Careful not to ruin your endings it steals the joy from a story
I was listening to a very well told story last week about a woman struggling with infertility. It was heartfelt, humorous, cleverly constructed, and well framed.
Outstanding in every way except one:
I knew that she was going to ultimately get pregnant 30 seconds into the story, and when you know the ending of story before you’ve reach the ending, it steals a lot of the joy from a story.
Admittedly, telling an infertility story while keeping the possibility that you don’t end up with a baby is hard, but it’s doable. Over the course of my storytelling career, I have told two stories wherein the ending was so obvious from the get-go that it took me two years and three years respectively to figure out a way to tell each one while keeping the ending a mystery.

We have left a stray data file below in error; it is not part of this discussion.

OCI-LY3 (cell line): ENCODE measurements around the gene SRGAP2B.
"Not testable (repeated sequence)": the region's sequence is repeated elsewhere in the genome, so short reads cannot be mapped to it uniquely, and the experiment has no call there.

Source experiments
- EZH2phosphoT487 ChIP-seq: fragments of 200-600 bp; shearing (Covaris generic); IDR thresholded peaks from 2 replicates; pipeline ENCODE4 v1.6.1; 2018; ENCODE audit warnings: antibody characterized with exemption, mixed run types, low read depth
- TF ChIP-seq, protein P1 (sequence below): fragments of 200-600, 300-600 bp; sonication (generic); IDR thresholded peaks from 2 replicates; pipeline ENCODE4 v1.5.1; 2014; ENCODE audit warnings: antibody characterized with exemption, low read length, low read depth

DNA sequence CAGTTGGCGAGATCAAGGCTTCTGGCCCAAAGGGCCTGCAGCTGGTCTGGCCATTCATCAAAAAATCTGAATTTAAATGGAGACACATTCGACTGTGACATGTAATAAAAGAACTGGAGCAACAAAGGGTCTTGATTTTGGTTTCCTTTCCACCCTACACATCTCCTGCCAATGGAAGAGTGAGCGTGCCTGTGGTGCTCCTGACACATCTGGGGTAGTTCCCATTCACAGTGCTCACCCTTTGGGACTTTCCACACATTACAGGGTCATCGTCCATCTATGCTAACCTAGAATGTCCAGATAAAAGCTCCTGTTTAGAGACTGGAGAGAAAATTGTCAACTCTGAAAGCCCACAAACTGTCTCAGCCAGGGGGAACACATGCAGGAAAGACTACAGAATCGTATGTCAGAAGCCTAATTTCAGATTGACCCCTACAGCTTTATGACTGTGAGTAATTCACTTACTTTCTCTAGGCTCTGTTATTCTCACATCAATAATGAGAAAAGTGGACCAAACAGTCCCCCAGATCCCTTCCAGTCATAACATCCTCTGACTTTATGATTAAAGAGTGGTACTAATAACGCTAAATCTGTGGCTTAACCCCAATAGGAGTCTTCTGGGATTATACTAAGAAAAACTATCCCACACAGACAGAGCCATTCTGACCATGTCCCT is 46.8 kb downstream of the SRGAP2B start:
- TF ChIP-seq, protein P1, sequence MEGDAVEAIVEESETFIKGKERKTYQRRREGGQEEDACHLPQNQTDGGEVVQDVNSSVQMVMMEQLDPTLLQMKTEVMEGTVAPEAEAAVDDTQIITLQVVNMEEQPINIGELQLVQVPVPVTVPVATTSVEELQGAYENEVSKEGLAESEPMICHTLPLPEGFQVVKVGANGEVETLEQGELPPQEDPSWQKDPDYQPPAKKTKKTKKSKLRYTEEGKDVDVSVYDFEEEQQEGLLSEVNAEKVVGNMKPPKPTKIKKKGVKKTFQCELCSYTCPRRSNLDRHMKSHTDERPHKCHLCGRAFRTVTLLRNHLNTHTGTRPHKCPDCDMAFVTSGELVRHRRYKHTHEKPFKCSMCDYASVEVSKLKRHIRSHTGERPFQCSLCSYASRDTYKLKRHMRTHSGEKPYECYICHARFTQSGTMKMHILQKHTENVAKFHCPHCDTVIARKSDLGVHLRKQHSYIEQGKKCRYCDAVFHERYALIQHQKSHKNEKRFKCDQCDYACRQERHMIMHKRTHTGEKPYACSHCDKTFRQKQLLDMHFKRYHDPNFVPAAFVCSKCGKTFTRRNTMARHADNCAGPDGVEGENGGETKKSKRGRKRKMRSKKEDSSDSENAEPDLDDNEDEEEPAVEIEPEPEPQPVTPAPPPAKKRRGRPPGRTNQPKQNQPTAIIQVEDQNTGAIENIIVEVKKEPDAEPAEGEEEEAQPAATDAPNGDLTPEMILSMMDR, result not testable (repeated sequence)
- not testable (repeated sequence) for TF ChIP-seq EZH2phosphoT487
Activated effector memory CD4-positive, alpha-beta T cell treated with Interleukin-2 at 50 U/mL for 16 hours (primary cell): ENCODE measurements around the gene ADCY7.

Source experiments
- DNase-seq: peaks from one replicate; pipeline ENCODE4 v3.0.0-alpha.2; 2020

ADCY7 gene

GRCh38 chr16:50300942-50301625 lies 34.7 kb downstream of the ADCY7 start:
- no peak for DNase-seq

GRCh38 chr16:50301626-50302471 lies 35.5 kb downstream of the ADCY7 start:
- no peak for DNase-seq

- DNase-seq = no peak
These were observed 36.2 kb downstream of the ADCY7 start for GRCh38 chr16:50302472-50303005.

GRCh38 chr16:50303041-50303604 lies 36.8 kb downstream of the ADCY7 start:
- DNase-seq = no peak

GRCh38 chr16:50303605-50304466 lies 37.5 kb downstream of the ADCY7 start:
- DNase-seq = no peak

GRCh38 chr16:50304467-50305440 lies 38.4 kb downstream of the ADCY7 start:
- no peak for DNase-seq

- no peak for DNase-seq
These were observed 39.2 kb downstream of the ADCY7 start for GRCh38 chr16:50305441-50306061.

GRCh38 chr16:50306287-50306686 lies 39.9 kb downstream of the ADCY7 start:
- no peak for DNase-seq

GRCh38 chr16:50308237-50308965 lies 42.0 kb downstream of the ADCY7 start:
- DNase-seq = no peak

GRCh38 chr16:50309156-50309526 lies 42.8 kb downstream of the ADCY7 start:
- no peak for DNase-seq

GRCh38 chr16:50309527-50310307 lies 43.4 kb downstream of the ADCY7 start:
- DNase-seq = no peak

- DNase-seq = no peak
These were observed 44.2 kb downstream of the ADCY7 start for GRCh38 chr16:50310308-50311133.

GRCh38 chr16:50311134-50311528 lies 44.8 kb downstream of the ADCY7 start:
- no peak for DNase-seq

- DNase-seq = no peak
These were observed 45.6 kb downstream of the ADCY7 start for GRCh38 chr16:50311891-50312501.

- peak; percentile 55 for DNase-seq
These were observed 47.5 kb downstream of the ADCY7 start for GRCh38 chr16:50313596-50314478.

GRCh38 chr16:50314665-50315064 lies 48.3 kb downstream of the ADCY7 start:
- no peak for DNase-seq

A lot depends on misdirection.
Also the creation of multiple, believable, realistic possibilities.
Sometimes you must fool your audience into belieiveing they are in one kind of story instead of the other.
Think Fight Club. The Sixth Sense. The Usual Suspects. The Others. The Village.
It’s not easy, which is why it took me years to figure out a way of telling each of those stories.
Curious about the stories?
See if you can find the element of the ending I was trying to hide near the end of the story.